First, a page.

The Epidemiology and Clinical Features of Blepharoptosis in Taiwanese Population
- 48 Downloads
Blepharoptosis describes a condition of low-lying upper eyelid that may affect individuals of all ages under various etiologies. It may be of congenital or acquired form by the timing of onset or be divided into myogenic, neurogenic, aponeurotic, or mechanical types according to the mechanism. Our goal was to report the characteristics of age-specific blepharoptosis and to analyze the association between levator function (LF) and ptosis severity of each ptosis subtype.
Materials and Methods
The retrospective, single-center, cross-sectional study consisted of patients diagnosed with blepharoptosis in the plastic surgery practice at a medical center between September 2009 and May 2017. We reported patients’ age at presentation, sex, laterality of ptosis, etiology, classification, and evaluation of ptosis including levator function and ptosis severity.
During a nine-year span of study, a total of 1975 eyelids of 1164 Taiwanese patients aged between 2 and 88 years were enrolled in the research (mean = 57.73 ± 13.41 years). The female-to-male ratio was 2.72 (95% confidence interval [CI]: p < 0.0001). Acquired blepharoptosis and bilateral blepharoptosis were more frequently observed (55.85%, p < 0.0001 and 69.67%, p < 0.0001, respectively). In age-specific relative incidence of blepharoptosis, myogenic ptosis was the majority in patients younger than 40 years. Early onset of aponeurotic ptosis was observed in young contact lenses wearers. Aponeurotic blepharoptosis was the predominant type of ptosis in the senior population older than 40 years (p < 0.0001). Among the subtypes, mechanical ptosis had the most preserved LF (p < 0.0001). LF and MRD1 had statistically positive correlations in all subtypes of blepharoptosis, in which neurogenic ptosis demonstrated the severest levator dysfunction for each millimeter in MRD1 reduction.
Of the 1164 Taiwanese patients, blepharoptosis had a higher propensity for female gender and the age between the second to fourth decades. Bilateral involvement of blepharoptosis with acquired type was frequently diagnosed. Myogenic ptosis had a preponderance in age younger than 40 years, while aponeurotic ptosis usually affects senile population. Many mild degree myogenic ptosis was simultaneously recognized in young-aged adults seeking aesthetic double eyelid surgery. Early onset of acquired aponeurotic ptosis was also observed in contact lens wearers given the trend of decorative contact lens use. Levator dysfunction was implicated in the pathology of not only myogenic ptosis but aponeurotic, mechanical, and neurogenic ptosis. Moreover, levator function of neurogenic ptosis was most severely impacted in each MRD1 reduction among all subtypes of blepharoptosis.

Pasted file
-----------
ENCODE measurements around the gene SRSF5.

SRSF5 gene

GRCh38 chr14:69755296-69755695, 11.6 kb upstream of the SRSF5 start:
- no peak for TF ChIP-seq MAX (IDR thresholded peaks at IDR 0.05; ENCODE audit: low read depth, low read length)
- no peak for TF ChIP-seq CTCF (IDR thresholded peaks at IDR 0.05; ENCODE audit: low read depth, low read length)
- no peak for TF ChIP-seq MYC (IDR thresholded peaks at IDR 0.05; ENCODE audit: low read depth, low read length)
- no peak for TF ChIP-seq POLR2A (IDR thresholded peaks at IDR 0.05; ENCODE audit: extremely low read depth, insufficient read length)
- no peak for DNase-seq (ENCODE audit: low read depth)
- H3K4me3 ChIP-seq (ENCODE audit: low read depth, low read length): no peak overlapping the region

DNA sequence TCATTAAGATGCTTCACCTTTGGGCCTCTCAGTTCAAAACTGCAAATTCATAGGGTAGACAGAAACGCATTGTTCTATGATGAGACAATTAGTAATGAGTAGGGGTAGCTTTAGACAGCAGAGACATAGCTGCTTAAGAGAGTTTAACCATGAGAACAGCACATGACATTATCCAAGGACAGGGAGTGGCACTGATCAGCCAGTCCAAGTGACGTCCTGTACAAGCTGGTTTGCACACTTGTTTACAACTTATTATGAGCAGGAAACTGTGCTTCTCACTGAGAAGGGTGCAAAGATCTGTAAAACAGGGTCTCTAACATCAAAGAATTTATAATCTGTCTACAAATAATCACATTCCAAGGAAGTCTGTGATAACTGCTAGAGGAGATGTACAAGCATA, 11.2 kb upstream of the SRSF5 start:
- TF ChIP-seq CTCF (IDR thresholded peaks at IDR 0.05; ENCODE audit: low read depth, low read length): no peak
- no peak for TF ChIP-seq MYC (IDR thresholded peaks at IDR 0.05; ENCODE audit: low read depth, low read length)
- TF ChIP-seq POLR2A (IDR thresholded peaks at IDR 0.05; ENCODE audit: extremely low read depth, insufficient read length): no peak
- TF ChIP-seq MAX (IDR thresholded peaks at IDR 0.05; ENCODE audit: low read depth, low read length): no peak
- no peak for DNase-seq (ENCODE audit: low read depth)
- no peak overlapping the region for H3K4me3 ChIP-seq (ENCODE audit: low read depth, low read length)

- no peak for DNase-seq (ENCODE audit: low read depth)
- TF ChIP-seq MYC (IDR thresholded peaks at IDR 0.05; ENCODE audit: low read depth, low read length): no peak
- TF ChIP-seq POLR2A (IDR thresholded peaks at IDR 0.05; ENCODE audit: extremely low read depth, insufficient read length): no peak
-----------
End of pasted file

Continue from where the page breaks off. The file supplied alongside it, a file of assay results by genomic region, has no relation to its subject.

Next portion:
Level of Evidence IV
This journal requires that authors assign a level of evidence to each article. For a full description of these Evidence-Based Medicine ratings, please refer to the Table of Contents or the online Instructions to Authors www.springer.com/00266.
KeywordsBlepharoptosis Myogenic ptosis Double eyelid surgery Contact lenses Aponeurotic ptosis Involutional ptosis Taiwan
Compliance with Ethical Standards
Conflict of interest
The authors declare that they have no conflicts of interest.
Human and Animal Rights
This article does not contain any studies with human participants or animals performed by any of the authors.
For retrospective study, formal consent is not required.
- 5.Lai CS, Lai YW (2015) Correction of blepharoptosis. In: Pu LLQ (ed) Aesthetic plastic surgery in Asians: principles and techniques. CRC Press, Boca Raton, pp 405–408Google Scholar
- 8.Schaefer AJ, Schaefer DP (1994) Classification and correction of ptosis. In: Stewart WB (ed) Surgery of the eyelid, orbit, and lacrimal system. American Academy of Ophthalmology, San Francisco, pp 84–133Google Scholar
- 10.Kersten RC, de Conciliis C, Kulwin DR (1995) Acquired ptosis in the young and middle-aged adult population. Am Acad Ophthalmol 102(6):924–928Google Scholar
- 12.Baggio E, Ruban JM, Boizard Y (2002) Etiologic causes of ptosis about a series of 484 cases. To a new Classification. J Fr Ophthalmol 25(10):1015–1020Google Scholar
- 14.De Sanctis U, Alovisi C, Actis AG, Vinai L, Penna R, Fea A et al (2013) Blepharoptosis. Minerva Chir 68(6 Suppl 1):37–47Google Scholar
- 26.Beljan J, Beljan K, Beljan Z (2013) Complications caused by contact lens wearing. Coll Antropol 37(1):179–187Google Scholar
- 34.Parsons J (1904) The pathology of the Eye, vol 1. Hodder and Stoughton, LondonGoogle Scholar
- 37.Iliff JW, Pacheco EM (2001) Ptosis surgery. In: Tasman W, Jaeger EA (eds) Duane’s clinical ophthalmology. Lippincott Williams and Wilkins, Philadelphia, pp 1–8Google Scholar